Health anxiety
Health anxiety

In a world that feels quite unsettled currently, it seems relevant to discuss health anxiety as an issue this week. Not surprisingly the recent virus has caught the eye of many clients and non-clients right now, but I’d like to generalise the issue, across the board for all those encountering panic and fear about their own health and the health of loved ones of more generic germs and illnesses.

How many of these are applicable to you most of the time:

  • I constantly worry that I’ll get sick even when I’m healthy
  • I constantly worry that those around me will get sick
  • I check for abnormalities on my body frequently
  • I find I seek reassurance about lots of things even when I am not ill
  • I search obsessively online for symptoms and try to self-diagnose
  • I avoid exercise and display symptoms of illness even when I am not ill
  • I don’t trust test results from professionals and have a constant worry something has been missed
  • I think I am more ill than I actually am when I am symptomatic
  • I am overly cautious with hygiene in general
  • I jump to the worst-case conclusion about any symptoms I may be displaying when I am ill
  • Normal activities become viewed as risky behaviour due to fear of contracting an illness and I start to catastrophise despite having limited evidence:
    • such as when eating chicken, I think I have contracted salmonella if I have a slightly bad stomach the next day.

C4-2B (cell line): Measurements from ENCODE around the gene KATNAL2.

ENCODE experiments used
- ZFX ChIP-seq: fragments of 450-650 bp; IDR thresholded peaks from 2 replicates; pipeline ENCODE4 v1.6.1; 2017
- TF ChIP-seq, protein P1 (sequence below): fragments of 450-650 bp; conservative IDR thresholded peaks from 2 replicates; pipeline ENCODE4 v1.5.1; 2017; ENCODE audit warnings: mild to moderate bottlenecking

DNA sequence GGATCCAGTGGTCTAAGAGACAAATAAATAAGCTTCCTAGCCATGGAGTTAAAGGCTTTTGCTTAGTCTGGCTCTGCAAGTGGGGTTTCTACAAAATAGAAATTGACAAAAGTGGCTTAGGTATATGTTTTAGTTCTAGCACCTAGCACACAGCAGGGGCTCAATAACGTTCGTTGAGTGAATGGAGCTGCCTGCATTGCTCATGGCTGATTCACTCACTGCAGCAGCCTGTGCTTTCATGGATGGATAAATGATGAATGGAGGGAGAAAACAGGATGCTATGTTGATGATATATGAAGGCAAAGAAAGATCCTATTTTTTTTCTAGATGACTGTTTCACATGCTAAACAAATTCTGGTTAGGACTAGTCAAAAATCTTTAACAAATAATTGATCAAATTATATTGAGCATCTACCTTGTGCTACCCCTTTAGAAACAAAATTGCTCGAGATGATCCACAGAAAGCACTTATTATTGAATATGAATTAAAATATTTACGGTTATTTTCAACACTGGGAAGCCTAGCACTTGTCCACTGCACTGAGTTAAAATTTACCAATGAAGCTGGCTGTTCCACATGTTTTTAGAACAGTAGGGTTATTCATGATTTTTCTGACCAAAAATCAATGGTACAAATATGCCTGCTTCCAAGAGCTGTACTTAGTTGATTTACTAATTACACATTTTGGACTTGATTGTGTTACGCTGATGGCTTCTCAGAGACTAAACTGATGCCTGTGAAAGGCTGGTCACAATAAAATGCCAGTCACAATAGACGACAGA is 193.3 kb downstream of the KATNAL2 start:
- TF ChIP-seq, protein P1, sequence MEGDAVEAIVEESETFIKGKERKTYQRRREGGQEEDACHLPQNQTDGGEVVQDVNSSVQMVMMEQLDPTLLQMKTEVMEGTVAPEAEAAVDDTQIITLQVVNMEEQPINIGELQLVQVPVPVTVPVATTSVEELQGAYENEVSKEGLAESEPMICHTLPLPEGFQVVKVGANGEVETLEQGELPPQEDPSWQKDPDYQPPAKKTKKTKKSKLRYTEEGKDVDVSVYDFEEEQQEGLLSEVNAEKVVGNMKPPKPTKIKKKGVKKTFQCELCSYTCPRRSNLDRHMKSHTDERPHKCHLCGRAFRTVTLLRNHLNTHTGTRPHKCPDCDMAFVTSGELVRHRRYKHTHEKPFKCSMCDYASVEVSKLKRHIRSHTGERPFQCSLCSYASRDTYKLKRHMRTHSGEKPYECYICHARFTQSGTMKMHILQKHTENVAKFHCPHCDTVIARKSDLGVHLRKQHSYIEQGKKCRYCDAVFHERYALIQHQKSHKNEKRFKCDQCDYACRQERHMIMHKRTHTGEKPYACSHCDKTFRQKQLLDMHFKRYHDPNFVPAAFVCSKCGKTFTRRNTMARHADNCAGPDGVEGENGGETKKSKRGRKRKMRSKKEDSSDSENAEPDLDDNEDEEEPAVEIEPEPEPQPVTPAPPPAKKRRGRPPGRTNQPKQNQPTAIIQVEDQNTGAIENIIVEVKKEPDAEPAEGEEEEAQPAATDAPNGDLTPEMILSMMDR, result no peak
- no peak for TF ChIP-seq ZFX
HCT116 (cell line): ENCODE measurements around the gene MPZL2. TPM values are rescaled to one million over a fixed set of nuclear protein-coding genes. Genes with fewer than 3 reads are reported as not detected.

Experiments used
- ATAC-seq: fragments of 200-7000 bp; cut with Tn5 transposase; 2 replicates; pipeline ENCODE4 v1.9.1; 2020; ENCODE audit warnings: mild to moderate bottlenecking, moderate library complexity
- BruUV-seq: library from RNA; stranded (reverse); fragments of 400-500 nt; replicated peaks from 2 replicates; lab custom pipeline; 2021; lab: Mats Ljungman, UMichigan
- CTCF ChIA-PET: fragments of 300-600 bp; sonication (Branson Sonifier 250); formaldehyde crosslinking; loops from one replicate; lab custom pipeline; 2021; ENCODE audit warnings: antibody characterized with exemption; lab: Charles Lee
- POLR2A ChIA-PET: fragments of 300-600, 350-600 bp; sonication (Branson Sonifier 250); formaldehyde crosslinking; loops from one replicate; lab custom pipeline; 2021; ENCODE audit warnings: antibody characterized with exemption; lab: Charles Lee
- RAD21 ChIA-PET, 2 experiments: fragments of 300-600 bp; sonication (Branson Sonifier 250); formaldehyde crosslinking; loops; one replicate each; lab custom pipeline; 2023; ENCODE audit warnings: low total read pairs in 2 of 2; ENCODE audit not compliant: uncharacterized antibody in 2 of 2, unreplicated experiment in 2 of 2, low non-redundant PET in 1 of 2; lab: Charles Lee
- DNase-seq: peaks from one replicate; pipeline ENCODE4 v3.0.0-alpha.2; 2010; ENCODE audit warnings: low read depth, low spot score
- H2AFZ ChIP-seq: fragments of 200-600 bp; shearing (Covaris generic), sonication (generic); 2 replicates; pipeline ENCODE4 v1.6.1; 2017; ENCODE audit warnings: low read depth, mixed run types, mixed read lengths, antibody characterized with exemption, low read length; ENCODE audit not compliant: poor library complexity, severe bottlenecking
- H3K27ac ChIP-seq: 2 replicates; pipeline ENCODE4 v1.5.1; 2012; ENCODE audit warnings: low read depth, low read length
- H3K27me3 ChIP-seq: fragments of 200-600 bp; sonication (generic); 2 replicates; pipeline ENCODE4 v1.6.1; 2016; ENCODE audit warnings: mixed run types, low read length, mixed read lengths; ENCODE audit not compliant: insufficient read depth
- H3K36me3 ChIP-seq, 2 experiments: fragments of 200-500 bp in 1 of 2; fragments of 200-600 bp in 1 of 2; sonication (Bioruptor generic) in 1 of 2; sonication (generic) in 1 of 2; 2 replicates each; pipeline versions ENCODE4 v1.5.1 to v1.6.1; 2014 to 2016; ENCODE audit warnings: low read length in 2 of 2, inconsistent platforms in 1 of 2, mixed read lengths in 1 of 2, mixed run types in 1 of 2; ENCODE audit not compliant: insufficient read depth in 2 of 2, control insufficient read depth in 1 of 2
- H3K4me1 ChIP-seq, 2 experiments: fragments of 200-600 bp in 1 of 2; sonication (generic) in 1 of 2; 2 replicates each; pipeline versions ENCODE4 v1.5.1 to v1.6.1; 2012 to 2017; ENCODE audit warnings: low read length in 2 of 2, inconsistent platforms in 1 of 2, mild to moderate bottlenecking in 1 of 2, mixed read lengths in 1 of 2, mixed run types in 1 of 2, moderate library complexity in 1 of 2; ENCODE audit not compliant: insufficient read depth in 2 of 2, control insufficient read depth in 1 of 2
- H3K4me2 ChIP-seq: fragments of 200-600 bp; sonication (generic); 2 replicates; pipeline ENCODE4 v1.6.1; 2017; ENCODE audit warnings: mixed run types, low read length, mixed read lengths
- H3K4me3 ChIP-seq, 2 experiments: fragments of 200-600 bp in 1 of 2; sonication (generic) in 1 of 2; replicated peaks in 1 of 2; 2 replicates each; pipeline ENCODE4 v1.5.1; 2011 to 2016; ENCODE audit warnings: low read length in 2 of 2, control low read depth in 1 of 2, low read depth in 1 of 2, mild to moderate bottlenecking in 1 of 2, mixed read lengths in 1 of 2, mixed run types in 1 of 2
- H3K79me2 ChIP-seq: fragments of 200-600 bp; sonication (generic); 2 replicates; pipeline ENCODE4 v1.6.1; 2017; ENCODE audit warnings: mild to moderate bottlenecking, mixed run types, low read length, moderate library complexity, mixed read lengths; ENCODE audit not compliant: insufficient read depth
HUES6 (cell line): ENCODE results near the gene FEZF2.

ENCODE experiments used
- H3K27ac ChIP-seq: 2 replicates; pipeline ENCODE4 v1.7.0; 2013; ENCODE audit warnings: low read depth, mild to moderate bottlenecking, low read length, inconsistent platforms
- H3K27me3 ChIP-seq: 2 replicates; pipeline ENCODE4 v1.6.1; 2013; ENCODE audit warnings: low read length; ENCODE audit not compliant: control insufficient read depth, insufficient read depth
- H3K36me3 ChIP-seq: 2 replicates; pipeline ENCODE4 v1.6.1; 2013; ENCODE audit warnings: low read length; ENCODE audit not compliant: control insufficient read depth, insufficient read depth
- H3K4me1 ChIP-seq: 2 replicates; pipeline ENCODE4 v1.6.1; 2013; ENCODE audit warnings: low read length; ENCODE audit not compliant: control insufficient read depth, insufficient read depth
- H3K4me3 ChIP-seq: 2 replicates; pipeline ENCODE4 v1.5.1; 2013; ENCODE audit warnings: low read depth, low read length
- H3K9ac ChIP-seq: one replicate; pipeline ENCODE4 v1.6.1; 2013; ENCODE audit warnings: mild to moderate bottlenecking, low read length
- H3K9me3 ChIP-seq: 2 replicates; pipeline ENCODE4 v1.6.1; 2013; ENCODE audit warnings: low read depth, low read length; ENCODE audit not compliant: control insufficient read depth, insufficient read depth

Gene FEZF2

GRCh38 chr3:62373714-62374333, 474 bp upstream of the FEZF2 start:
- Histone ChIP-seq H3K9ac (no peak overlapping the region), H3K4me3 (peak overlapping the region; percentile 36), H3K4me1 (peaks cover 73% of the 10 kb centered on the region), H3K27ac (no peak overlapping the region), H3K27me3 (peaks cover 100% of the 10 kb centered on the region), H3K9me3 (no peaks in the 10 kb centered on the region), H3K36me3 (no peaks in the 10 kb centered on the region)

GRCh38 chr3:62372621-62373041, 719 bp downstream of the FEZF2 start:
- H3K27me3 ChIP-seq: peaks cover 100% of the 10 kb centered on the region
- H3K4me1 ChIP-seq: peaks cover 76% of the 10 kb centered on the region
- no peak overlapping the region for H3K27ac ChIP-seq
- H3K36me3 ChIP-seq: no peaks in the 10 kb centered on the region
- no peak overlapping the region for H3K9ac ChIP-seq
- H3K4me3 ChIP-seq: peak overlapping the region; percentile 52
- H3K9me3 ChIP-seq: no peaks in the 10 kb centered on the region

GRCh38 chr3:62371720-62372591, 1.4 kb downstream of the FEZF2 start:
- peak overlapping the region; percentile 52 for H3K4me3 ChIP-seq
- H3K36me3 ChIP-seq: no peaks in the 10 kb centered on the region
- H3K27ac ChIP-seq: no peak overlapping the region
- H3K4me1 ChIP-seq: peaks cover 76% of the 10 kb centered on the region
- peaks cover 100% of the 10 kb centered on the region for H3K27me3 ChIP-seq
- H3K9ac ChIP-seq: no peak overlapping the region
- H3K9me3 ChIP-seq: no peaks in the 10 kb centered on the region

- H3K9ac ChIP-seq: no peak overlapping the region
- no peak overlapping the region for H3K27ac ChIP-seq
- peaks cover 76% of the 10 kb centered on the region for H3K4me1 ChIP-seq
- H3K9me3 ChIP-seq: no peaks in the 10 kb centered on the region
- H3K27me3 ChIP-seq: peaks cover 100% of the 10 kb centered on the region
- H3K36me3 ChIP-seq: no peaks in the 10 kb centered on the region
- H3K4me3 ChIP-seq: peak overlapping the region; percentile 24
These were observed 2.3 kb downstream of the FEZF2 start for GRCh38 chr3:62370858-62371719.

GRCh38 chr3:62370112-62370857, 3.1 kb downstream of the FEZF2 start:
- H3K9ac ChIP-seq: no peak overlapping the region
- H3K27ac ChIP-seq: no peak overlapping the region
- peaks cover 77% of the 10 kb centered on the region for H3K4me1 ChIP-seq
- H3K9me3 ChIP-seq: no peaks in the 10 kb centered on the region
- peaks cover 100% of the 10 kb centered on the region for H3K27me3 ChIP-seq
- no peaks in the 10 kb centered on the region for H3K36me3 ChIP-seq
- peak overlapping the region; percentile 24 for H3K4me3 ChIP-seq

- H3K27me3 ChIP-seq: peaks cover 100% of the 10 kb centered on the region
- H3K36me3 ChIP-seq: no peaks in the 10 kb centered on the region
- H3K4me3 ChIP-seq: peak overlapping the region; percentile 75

• Protected sex leads to me thinking I have contracted an STI/ STD if I experience some discomfort the next day.
    • I patted a dog that seemed poorly and uncoordinated-now I think I have rabies.

You make think that these examples are the extreme, and you would be right, but when you have such high and consistent concerns and fears about illness then these leaps in imagination seem very real and it can be difficult to talk yourself down from these fears. You end up on a fact-finding mission to prove you have an illness or to diagnose someone else because you want to have your fears confirmed. This sounds counter-intuitive but despite the subject matter, being proven right feels empowering and validating but it also reinforces the negative thought and behaviour patterns that you have developed. In the event of not contracting any illnesses you may develop ritual behaviours that help you ensure you stay germ-free, expect these behaviours can lead to obsessions which can severely restrict your life.

If reading the list has left you wondering about your own thoughts and behaviours then it may be that this is the first time that you have contemplated that you might have some problematic thoughts and behaviours, or you may already have some awareness that the way that you are leading your life right now is causing more problems by revolving your life around illness and predicting tragedy; this is actually doing you more harm than good.

  • Are you avoiding activities that you used to enjoy for fear of catching something off someone else?
  • Are you feeling isolated or lonely as a result?
  • Is your social life routine frustrating and exhausting due to the lengths you feel you need to go to in order to just make it out the door, let alone engage with people?
  • Is your relationship suffering because you fear being intimate may cause illness?
  • Is your anxiety preventing a new relationship or friendship forming?
  • Is going to work affected- meeting new people is difficult because you can’t predict their hygiene level or you have no previous knowledge of them?
  • Are you wiping down all surfaces and hands after all contact to a point where this becoming obsessive?

In the current climate some of these measures are very necessary if you are symptomatic– please remember I am talking about physically healthy people in these examples; not people who are symptomatic of a specific illness.